Synthesis of pure nanotubes from nanotubes

An improved method of synthesizing nanotubes that avoids the slow process and the impurities or defects that are usually encountered with regard to as-grown carbon nanotubes. In a preferred embodiment, nanotubes are synthesized from nanotubes providing a novel catalyst-free growth method for direct growth of single- or multi-walled, metallic or semiconducting nanotubes.

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This application claims benefit of U.S. provisional patent application Ser. No. 60/745,984, filed Apr. 28, 2006, which application is incorporated herein by reference.


The present invention relates to nanotubes and, more particularly, to the use of nanotubes to synthesis pure nanotubes.


Nanotubes are commonly made from carbon and comprise graphite sheets seamlessly wrapped into cylinders. Nanotubes can be single-walled or multi-walled. Single-walled nanotubes (SWNTs) comprise single cylinders and represent nearly ideal one dimensional electronic structures. Multi-walled nanotubes (MWNTs) comprise multiple cylinders arranged concentrically. Typical dimensions are 1-3 nm for SWNTs and 20-100 nm for MWNTs.

Nanotubes can be either metallic or semiconducting depending on their structure. Traditional nanotubes are contaminated by metallic catalyst, which serve as root of grown nanotubes.

Traditional nanotubes are contaminated by metallic catalyst, which serve as root of grown nanotubes. Additional processes are needed to purify the as grown CNTs. This is a slow process and requires special training. Currently, researchers are focused on the slow, post-growth purification process.

In addition, another challenge facing nanotube synthesis today is that all methods result in a heterogeneous mixture of different nanotube diameters and chiralities. More specifically, all known synthesis methods results in a mixture of (n,m) indices, where (n,m) describes the crystal structure of the nanotubes. Both semiconducting and metallic nanotubes are present in the mixture. Of the semiconducting nanotubes, different diameters lead to different band gaps, affecting the electronic properties.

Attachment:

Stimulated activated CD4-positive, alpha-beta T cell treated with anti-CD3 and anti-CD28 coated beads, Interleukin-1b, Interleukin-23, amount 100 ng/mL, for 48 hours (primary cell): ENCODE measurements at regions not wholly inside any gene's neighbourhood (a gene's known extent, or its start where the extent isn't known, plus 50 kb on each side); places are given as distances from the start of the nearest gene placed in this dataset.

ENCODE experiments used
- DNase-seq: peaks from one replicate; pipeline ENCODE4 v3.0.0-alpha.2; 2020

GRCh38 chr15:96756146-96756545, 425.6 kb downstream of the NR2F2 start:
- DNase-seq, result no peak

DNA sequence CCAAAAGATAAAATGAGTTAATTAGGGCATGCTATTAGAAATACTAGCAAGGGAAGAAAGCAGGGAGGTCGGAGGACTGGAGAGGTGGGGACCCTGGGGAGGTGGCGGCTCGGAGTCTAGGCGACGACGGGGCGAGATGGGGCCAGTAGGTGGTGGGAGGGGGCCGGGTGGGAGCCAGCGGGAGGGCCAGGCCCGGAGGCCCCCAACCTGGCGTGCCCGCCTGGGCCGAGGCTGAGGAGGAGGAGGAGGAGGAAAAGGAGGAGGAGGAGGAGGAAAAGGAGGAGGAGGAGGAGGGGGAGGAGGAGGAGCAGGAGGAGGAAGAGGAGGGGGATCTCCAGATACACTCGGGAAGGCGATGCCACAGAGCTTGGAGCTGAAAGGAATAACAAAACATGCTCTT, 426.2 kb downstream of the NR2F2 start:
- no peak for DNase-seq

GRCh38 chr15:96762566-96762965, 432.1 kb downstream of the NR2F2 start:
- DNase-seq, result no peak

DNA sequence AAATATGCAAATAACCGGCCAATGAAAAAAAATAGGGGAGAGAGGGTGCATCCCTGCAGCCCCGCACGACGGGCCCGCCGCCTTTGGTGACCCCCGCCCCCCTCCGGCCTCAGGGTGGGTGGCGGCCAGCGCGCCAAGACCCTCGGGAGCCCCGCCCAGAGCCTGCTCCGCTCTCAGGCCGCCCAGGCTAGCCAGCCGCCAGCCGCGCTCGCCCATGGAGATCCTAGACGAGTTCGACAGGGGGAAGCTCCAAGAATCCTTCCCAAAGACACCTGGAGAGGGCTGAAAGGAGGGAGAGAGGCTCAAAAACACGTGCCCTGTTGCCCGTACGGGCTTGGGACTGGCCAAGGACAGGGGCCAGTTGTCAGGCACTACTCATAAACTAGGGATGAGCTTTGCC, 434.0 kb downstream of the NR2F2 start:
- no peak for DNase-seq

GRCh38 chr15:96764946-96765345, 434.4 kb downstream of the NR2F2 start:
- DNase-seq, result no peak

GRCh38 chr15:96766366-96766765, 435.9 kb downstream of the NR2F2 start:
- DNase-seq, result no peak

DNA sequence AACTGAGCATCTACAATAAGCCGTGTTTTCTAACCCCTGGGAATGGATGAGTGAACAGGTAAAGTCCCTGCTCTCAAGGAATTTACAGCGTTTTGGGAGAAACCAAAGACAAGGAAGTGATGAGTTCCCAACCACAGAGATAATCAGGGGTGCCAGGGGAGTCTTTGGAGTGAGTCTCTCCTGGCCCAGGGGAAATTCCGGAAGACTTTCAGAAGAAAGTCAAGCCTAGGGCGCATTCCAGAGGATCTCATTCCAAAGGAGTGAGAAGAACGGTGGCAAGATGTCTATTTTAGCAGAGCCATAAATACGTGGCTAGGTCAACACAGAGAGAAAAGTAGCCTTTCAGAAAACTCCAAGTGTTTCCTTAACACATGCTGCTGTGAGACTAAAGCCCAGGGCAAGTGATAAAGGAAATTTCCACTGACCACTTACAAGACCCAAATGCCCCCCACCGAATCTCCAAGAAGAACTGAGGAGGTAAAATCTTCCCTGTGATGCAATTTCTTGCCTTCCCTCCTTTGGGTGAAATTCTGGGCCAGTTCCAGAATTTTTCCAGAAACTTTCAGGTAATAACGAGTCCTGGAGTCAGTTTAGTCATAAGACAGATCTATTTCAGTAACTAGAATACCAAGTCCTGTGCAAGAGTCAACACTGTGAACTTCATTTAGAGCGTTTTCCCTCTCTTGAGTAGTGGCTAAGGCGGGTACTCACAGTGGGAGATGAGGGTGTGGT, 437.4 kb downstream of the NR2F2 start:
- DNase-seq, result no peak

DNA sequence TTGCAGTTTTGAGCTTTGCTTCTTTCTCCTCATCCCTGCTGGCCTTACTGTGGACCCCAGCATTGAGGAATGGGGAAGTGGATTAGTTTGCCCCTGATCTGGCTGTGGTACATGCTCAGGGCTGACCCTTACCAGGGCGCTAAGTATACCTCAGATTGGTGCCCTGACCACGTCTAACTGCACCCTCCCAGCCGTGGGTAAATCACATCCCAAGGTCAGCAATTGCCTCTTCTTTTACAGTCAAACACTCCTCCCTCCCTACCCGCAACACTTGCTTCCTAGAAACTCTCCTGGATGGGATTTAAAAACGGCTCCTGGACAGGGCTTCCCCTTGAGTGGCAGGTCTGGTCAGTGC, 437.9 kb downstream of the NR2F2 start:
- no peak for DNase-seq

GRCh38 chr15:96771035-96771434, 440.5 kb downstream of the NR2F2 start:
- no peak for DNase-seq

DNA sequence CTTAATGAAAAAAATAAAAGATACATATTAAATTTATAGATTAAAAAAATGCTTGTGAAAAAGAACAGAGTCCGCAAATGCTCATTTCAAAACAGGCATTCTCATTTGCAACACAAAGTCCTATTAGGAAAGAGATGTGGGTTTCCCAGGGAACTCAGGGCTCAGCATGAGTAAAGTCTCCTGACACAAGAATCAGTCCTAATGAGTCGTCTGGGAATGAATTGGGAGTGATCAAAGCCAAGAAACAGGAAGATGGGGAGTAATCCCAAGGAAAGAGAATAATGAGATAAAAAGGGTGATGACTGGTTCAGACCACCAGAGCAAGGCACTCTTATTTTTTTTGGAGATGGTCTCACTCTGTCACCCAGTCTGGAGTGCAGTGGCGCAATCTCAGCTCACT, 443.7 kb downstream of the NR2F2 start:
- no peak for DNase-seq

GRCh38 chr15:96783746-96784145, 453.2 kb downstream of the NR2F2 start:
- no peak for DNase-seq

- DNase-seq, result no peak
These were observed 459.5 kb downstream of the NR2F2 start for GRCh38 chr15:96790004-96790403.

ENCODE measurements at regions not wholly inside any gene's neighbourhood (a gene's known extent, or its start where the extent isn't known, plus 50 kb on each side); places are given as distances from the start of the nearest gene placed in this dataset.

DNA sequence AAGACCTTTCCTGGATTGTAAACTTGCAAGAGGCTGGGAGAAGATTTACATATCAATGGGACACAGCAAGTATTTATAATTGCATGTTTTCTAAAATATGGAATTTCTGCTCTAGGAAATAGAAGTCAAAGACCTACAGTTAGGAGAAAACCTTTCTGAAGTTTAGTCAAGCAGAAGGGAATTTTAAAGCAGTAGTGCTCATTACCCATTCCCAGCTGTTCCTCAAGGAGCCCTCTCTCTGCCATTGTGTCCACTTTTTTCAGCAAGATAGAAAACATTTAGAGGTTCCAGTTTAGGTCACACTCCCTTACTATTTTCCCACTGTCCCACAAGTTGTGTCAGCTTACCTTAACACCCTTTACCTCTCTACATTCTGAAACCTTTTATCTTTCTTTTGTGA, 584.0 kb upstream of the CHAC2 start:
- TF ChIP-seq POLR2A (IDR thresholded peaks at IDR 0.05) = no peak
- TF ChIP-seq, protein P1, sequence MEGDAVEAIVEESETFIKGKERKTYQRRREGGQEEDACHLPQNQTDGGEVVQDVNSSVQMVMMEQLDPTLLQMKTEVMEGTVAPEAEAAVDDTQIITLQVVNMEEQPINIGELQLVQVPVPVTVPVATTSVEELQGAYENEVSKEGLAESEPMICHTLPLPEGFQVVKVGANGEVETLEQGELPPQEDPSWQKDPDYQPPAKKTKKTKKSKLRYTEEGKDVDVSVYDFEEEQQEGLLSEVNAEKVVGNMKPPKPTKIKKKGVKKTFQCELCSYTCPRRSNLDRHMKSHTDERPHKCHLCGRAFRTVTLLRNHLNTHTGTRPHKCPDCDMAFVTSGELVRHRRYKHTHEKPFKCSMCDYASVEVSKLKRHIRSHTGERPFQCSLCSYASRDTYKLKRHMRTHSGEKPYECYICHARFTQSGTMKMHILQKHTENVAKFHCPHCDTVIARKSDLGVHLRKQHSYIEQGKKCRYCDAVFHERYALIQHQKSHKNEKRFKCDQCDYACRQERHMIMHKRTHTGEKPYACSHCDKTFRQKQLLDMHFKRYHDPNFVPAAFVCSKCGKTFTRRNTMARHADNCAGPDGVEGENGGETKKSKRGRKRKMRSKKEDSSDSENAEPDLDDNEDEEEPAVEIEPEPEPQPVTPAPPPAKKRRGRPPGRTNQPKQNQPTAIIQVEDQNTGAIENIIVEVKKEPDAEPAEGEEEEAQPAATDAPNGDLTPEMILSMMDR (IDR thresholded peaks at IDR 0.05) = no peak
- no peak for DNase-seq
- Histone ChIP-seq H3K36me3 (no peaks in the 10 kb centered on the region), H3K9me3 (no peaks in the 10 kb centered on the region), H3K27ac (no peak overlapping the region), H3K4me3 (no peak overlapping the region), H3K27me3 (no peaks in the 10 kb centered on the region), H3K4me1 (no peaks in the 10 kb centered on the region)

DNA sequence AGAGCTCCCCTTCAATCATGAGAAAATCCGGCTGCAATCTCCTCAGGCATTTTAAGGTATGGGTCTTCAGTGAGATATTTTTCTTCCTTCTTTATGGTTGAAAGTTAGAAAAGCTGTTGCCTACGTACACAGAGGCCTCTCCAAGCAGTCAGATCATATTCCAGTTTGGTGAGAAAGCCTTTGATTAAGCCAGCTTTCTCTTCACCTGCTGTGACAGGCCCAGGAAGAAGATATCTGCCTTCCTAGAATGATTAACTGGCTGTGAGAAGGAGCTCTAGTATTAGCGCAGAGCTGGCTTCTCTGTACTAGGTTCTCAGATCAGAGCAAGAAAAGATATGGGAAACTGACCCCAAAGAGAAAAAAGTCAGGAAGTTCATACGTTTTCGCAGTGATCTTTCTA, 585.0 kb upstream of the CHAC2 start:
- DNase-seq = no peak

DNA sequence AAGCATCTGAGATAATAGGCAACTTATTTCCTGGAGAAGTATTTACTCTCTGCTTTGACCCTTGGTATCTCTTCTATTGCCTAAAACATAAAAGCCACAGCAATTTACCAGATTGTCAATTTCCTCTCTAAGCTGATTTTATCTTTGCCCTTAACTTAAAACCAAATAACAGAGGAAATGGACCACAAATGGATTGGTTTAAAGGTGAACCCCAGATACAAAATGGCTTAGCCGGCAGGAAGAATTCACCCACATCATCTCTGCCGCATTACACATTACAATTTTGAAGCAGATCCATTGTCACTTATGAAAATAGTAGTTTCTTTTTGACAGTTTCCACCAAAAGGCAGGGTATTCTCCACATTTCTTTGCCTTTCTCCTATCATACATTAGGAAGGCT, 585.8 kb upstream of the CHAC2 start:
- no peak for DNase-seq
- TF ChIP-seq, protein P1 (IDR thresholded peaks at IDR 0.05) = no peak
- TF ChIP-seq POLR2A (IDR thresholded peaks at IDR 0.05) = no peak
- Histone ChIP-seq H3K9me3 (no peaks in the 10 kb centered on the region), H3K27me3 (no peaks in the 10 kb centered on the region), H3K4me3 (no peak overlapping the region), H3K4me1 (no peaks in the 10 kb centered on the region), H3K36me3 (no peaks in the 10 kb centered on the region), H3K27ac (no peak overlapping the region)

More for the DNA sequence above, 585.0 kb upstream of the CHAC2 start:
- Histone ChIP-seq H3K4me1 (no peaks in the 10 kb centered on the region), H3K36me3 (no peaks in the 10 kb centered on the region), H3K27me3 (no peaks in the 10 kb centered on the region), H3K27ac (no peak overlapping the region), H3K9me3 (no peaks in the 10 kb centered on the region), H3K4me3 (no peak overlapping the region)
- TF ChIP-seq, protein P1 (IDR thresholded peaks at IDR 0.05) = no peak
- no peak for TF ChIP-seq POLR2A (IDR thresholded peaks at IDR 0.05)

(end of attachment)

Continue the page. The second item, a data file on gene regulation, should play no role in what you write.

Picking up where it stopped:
Thus, it is desirable to provide a method of nanotube systhesis that results in a homogeneous mixture of nanotubes having the same diameters and chiralities, and avoids the slowness and the impurities or defects that are usually encountered with the process for as-grown carbon nanotubes.


An improved method of synthesizing nanotubes is provided. The improved method avoids the slowness and the impurities or defects that are usually encountered for instance with the process for as-grown carbon nanotubes. At the same time, it is an easy way to directly grow single- or multi-walled, metallic or semiconducting nanotubes depending on the original donor, host or seed nanotubes.

In a preferred embodiment, nanotubes are synthesized from seed nanotubes providing a novel catalyst-free growth method for nanotubes such as carbon nanotubes (CNTs) and the like. The proposed method advantageously enables industrial scaling up of the production of nanotubes such as SWCNTs and the like, and thus enables the large scale production of integrated nanotube circuits.

Further, objects and advantages of the invention will become apparent from the following detailed description.